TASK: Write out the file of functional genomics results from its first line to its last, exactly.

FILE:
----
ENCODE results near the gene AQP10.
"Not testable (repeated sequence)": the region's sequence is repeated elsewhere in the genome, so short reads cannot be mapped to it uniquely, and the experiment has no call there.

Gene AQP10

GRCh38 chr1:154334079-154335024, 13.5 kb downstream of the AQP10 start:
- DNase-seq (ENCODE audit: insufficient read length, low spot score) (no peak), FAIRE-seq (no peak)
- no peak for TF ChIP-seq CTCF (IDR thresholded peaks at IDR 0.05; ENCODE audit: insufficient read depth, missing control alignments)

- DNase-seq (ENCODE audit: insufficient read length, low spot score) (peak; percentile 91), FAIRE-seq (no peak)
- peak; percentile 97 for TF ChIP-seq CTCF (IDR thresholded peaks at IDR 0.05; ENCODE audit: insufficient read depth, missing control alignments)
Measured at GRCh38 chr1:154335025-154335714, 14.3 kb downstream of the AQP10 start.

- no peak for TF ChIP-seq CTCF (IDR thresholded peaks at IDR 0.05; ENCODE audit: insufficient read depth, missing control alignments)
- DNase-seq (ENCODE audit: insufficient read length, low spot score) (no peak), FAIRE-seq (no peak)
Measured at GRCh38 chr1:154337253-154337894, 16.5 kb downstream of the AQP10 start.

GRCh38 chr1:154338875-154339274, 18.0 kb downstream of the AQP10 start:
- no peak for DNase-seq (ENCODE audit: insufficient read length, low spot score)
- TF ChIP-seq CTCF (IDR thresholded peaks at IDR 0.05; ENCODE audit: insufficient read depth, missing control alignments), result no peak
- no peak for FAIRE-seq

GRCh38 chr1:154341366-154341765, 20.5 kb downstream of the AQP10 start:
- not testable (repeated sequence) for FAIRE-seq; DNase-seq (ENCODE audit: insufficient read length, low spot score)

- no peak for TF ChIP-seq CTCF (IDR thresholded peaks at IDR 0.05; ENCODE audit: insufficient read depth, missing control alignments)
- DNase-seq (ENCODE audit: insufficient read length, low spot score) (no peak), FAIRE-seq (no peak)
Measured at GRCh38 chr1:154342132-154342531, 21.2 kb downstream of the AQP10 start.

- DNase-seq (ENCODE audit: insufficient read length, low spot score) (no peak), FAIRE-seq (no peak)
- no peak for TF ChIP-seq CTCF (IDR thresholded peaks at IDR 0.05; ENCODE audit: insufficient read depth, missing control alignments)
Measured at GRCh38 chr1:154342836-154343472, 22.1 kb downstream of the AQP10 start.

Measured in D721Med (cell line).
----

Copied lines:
ENCODE results near the gene AQP10.
"Not testable (repeated sequence)": the region's sequence is repeated elsewhere in the genome, so short reads cannot be mapped to it uniquely, and the experiment has no call there.

Gene AQP10

GRCh38 chr1:154334079-154335024, 13.5 kb downstream of the AQP10 start:
- DNase-seq (ENCODE audit: insufficient read length, low spot score) (no peak), FAIRE-seq (no peak)
- no peak for TF ChIP-seq CTCF (IDR thresholded peaks at IDR 0.05; ENCODE audit: insufficient read depth, missing control alignments)

- DNase-seq (ENCODE audit: insufficient read length, low spot score) (peak; percentile 91), FAIRE-seq (no peak)
- peak; percentile 97 for TF ChIP-seq CTCF (IDR thresholded peaks at IDR 0.05; ENCODE audit: insufficient read depth, missing control alignments)
Measured at GRCh38 chr1:154335025-154335714, 14.3 kb downstream of the AQP10 start.

- no peak for TF ChIP-seq CTCF (IDR thresholded peaks at IDR 0.05; ENCODE audit: insufficient read depth, missing control alignments)
- DNase-seq (ENCODE audit: insufficient read length, low spot score) (no peak), FAIRE-seq (no peak)
Measured at GRCh38 chr1:154337253-154337894, 16.5 kb downstream of the AQP10 start.

GRCh38 chr1:154338875-154339274, 18.0 kb downstream of the AQP10 start:
- no peak for DNase-seq (ENCODE audit: insufficient read length, low spot score)
- TF ChIP-seq CTCF (IDR thresholded peaks at IDR 0.05; ENCODE audit: insufficient read depth, missing control alignments), result no peak
- no peak for FAIRE-seq

GRCh38 chr1:154341366-154341765, 20.5 kb downstream of the AQP10 start:
- not testable (repeated sequence) for FAIRE-seq; DNase-seq (ENCODE audit: insufficient read length, low spot score)

- no peak for TF ChIP-seq CTCF (IDR thresholded peaks at IDR 0.05; ENCODE audit: insufficient read depth, missing control alignments)
- DNase-seq (ENCODE audit: insufficient read length, low spot score) (no peak), FAIRE-seq (no peak)
Measured at GRCh38 chr1:154342132-154342531, 21.2 kb downstream of the AQP10 start.

- DNase-seq (ENCODE audit: insufficient read length, low spot score) (no peak), FAIRE-seq (no peak)
- no peak for TF ChIP-seq CTCF (IDR thresholded peaks at IDR 0.05; ENCODE audit: insufficient read depth, missing control alignments)
Measured at GRCh38 chr1:154342836-154343472, 22.1 kb downstream of the AQP10 start.

Measured in D721Med (cell line).